Wide support for study's finding on tougher drink-driving levels

A REDUCTION in drink-drive levels has moved a step closer after being backed by an influential review.

The Scottish Government has welcomed Sir Peter North's recommendation that the legal limit be cut from 80mg of alcohol in 100ml of blood, to 50mg.

That would see the average man limited to a pint of beer or a large wine, or a woman to half a pint of beer or a small wine.

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Devolving drink-drive powers to Holyrood is a recommendation of the Calman Commission and has cross-party support.

The Scottish Government has set 50mg as its preferred level, as have the Liberal Democrats, while Labour supports a reduction, and the Conservatives have yet to say what their ideal level would be. It is expected to be discussed in today's visit by Scottish Secretary Michael Moore to Holyrood.

Although a draft Scotland Bill will be brought by the new coalition government in Westminster by the autumn, there is no guarantee powers will be transferred until 2015, which means it could be five years until the Scottish Parliament has the chance to vote on drink-driving.

The Sir Peter North review said: "There is very considerable public support for a reduction in the current drink-drive limit. A reduction would be consistent with the approach adopted by a large majority of countries in the EU."

University College London estimated a 50mg limit would save the economy 120 million a year by reducing medical costs and lost working time.

Research has also shown that 65 lives would be saved, and 230 people would avoid serious injury, each year in the UK, by setting a 50mg limit.

Justice secretary Kenny MacAskill added: "For years we've been calling on the Westminster government to get a move on and reduce the drink-drive limit, or to transfer the powers to Scotland so that we could take the action needed ourselves."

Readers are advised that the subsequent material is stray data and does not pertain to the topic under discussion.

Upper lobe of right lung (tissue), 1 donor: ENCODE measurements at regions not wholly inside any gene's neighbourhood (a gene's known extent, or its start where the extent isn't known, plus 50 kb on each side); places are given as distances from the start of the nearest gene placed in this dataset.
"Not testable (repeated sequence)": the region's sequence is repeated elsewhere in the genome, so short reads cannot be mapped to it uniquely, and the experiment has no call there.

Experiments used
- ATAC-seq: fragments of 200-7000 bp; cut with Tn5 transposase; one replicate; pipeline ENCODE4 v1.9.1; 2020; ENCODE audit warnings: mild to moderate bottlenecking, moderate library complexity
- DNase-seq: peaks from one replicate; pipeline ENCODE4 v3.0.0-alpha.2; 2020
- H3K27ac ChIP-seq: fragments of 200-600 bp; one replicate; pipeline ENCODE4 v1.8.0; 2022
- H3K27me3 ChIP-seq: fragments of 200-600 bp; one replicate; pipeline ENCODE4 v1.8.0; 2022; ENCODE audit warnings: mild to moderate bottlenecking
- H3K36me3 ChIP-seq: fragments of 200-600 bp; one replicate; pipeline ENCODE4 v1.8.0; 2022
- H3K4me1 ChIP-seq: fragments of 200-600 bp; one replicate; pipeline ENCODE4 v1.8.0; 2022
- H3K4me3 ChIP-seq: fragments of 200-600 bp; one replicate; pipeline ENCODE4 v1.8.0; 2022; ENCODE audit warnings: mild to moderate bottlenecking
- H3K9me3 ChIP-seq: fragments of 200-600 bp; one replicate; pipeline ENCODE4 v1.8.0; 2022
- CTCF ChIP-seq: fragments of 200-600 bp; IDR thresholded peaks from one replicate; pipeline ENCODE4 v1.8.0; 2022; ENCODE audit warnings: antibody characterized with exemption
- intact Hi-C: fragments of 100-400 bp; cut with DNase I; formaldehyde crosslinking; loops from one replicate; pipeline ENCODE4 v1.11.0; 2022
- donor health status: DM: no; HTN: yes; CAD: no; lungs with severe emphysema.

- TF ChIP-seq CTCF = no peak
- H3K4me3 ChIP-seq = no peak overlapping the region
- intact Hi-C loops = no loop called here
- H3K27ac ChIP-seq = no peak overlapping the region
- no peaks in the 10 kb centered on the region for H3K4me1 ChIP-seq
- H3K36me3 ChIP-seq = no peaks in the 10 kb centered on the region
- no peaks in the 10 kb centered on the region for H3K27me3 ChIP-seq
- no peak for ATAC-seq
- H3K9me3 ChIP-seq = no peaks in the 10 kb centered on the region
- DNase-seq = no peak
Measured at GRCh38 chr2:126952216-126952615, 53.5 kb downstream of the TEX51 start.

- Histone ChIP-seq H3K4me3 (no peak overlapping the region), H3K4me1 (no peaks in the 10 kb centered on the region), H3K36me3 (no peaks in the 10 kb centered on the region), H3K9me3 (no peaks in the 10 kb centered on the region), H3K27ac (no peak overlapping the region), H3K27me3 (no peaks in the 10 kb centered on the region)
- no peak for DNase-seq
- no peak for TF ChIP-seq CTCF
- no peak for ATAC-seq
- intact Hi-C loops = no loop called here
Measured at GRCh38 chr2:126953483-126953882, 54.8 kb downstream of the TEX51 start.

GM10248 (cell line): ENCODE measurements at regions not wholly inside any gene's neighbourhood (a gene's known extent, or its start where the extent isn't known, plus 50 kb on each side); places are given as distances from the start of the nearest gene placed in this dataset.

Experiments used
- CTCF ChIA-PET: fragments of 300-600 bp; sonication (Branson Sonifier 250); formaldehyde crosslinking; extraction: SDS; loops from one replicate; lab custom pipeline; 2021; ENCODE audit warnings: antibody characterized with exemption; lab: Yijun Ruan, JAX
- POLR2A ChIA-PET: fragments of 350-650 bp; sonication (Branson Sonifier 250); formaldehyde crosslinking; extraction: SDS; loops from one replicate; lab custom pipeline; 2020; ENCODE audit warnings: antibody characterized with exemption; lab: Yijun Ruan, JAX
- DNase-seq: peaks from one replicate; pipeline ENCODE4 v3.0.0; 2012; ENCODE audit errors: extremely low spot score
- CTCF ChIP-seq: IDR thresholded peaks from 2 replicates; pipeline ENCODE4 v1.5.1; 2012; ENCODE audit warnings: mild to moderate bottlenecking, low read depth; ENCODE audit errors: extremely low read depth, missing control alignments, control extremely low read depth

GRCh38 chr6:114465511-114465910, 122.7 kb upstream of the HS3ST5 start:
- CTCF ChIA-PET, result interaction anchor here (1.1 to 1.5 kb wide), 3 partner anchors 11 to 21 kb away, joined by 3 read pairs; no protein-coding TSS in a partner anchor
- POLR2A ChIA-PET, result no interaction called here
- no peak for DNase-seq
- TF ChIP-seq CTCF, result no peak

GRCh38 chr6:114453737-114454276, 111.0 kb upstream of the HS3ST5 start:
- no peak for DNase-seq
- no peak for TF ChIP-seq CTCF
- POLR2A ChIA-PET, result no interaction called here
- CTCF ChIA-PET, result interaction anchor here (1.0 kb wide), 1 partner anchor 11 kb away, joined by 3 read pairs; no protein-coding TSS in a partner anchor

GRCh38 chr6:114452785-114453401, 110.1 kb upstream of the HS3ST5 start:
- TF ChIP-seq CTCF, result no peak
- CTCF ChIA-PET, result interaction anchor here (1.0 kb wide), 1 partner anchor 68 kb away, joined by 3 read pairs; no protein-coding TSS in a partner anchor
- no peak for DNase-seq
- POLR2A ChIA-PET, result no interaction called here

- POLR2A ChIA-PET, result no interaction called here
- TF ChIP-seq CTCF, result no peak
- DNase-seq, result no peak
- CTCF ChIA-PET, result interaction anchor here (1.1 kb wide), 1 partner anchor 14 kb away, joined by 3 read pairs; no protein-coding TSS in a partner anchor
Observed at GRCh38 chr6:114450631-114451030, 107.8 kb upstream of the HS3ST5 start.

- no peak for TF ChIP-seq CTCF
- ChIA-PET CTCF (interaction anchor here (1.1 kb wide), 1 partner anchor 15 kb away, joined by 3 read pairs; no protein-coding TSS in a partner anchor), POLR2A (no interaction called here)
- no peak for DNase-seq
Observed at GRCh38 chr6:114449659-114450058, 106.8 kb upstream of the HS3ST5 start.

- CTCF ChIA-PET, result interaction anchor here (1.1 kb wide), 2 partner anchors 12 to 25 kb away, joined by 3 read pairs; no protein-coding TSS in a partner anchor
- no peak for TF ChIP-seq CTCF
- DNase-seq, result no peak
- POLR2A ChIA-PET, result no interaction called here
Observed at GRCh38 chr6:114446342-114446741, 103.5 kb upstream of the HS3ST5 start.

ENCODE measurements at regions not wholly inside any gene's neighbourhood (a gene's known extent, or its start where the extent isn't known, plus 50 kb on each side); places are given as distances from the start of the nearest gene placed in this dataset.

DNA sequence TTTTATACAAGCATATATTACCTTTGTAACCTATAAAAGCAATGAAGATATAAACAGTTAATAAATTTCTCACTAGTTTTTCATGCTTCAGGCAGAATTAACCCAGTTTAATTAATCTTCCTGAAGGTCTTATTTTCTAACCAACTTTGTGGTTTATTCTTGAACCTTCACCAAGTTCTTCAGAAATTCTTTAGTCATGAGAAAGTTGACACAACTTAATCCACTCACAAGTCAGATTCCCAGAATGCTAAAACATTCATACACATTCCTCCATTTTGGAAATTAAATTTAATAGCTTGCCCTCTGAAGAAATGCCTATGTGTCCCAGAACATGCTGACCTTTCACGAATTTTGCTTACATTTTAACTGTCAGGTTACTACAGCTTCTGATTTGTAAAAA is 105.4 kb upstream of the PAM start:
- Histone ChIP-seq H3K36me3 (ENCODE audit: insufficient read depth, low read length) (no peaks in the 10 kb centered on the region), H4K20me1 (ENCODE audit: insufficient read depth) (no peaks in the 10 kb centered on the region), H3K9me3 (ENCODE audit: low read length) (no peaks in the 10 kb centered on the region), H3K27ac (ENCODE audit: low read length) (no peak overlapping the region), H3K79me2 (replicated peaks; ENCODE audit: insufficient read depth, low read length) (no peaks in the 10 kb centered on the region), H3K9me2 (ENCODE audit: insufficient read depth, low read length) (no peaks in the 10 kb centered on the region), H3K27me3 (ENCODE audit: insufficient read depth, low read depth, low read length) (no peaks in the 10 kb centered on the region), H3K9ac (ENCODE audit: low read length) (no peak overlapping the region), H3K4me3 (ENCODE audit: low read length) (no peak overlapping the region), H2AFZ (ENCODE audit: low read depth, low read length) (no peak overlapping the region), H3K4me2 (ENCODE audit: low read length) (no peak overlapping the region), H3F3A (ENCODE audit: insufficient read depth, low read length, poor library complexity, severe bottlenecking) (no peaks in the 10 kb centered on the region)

Richard Baker, Scottish Labour's justice spokesman, said: "There's an extremely good case for reducing the drink drive limit in Scotland. We support these powers now coming to the Scottish Parliament."

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Robert Brown, Scottish Liberal Democrats justice spokesman, said: "We support the recommendation to cut the limit to 50mg. Most people in Scotland realise that alcohol and drivers are a deadly combination."

John Lamont, Scottish Conservative's justice spokesman said: "The real key is educating all drivers that, if their driving is impaired, they must not get behind the wheel regardless of what the legal limit is."

Chief Constable Kevin Smith, Association of Chief Police Officers in Scotland's lead for road policing, said: "Acpos has a clear position of 'don't drink and drive', and I welcome the (proposed] reduction."


• The Scottish Government should ensure that procurators-fiscal routinely test for the presence of alcohol in road fatalities.

• The current prescribed blood alcohol limit of 80mcg of alcohol in 100ml of blood should be reduced to 50mcg and the equivalent in breath and urine.

• The government should, after five years, review the impact of the new prescribed limit of 50mg on young and novice drivers with view to reducing further to 20mcg.

• Police officers should be trained to carry out drugs tests where impaired driving is suspected notwithstanding a negative breathalyser test.